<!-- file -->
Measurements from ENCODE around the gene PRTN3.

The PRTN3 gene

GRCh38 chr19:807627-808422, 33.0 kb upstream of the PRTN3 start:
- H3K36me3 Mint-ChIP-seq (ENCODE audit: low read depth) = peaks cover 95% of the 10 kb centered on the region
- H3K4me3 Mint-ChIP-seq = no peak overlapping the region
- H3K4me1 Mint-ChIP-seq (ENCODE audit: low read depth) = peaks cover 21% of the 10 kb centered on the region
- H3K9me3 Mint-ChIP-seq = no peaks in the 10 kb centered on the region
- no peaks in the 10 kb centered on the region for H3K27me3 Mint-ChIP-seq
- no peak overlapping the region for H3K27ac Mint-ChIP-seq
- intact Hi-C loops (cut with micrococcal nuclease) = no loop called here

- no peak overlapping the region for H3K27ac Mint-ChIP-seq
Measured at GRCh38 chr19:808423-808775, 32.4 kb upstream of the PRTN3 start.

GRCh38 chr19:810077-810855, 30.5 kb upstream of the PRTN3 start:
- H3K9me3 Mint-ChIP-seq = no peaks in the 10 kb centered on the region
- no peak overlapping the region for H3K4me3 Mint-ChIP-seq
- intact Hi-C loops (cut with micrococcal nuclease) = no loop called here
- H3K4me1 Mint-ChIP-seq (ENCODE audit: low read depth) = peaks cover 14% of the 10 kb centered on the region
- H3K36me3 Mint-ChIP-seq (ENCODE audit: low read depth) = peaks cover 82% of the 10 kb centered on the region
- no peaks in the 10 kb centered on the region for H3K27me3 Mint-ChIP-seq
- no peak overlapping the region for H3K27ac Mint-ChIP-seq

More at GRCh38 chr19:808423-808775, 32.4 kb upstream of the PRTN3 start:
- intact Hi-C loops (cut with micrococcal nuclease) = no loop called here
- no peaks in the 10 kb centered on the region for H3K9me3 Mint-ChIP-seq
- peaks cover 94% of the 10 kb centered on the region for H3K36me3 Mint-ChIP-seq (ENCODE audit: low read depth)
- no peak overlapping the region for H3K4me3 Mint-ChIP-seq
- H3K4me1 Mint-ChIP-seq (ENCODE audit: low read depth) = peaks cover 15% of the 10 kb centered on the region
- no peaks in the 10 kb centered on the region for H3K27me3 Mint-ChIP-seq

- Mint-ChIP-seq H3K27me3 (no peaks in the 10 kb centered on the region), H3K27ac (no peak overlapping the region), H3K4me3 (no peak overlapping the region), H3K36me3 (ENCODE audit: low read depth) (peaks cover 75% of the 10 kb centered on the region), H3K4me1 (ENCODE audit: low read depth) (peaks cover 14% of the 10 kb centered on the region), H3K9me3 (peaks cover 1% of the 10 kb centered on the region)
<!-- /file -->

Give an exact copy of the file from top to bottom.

Measurements from ENCODE around the gene PRTN3.

The PRTN3 gene

GRCh38 chr19:807627-808422, 33.0 kb upstream of the PRTN3 start:
- H3K36me3 Mint-ChIP-seq (ENCODE audit: low read depth) = peaks cover 95% of the 10 kb centered on the region
- H3K4me3 Mint-ChIP-seq = no peak overlapping the region
- H3K4me1 Mint-ChIP-seq (ENCODE audit: low read depth) = peaks cover 21% of the 10 kb centered on the region
- H3K9me3 Mint-ChIP-seq = no peaks in the 10 kb centered on the region
- no peaks in the 10 kb centered on the region for H3K27me3 Mint-ChIP-seq
- no peak overlapping the region for H3K27ac Mint-ChIP-seq
- intact Hi-C loops (cut with micrococcal nuclease) = no loop called here

- no peak overlapping the region for H3K27ac Mint-ChIP-seq
Measured at GRCh38 chr19:808423-808775, 32.4 kb upstream of the PRTN3 start.

GRCh38 chr19:810077-810855, 30.5 kb upstream of the PRTN3 start:
- H3K9me3 Mint-ChIP-seq = no peaks in the 10 kb centered on the region
- no peak overlapping the region for H3K4me3 Mint-ChIP-seq
- intact Hi-C loops (cut with micrococcal nuclease) = no loop called here
- H3K4me1 Mint-ChIP-seq (ENCODE audit: low read depth) = peaks cover 14% of the 10 kb centered on the region
- H3K36me3 Mint-ChIP-seq (ENCODE audit: low read depth) = peaks cover 82% of the 10 kb centered on the region
- no peaks in the 10 kb centered on the region for H3K27me3 Mint-ChIP-seq
- no peak overlapping the region for H3K27ac Mint-ChIP-seq

More at GRCh38 chr19:808423-808775, 32.4 kb upstream of the PRTN3 start:
- intact Hi-C loops (cut with micrococcal nuclease) = no loop called here
- no peaks in the 10 kb centered on the region for H3K9me3 Mint-ChIP-seq
- peaks cover 94% of the 10 kb centered on the region for H3K36me3 Mint-ChIP-seq (ENCODE audit: low read depth)
- no peak overlapping the region for H3K4me3 Mint-ChIP-seq
- H3K4me1 Mint-ChIP-seq (ENCODE audit: low read depth) = peaks cover 15% of the 10 kb centered on the region
- no peaks in the 10 kb centered on the region for H3K27me3 Mint-ChIP-seq

- Mint-ChIP-seq H3K27me3 (no peaks in the 10 kb centered on the region), H3K27ac (no peak overlapping the region), H3K4me3 (no peak overlapping the region), H3K36me3 (ENCODE audit: low read depth) (peaks cover 75% of the 10 kb centered on the region), H3K4me1 (ENCODE audit: low read depth) (peaks cover 14% of the 10 kb centered on the region), H3K9me3 (peaks cover 1% of the 10 kb centered on the region)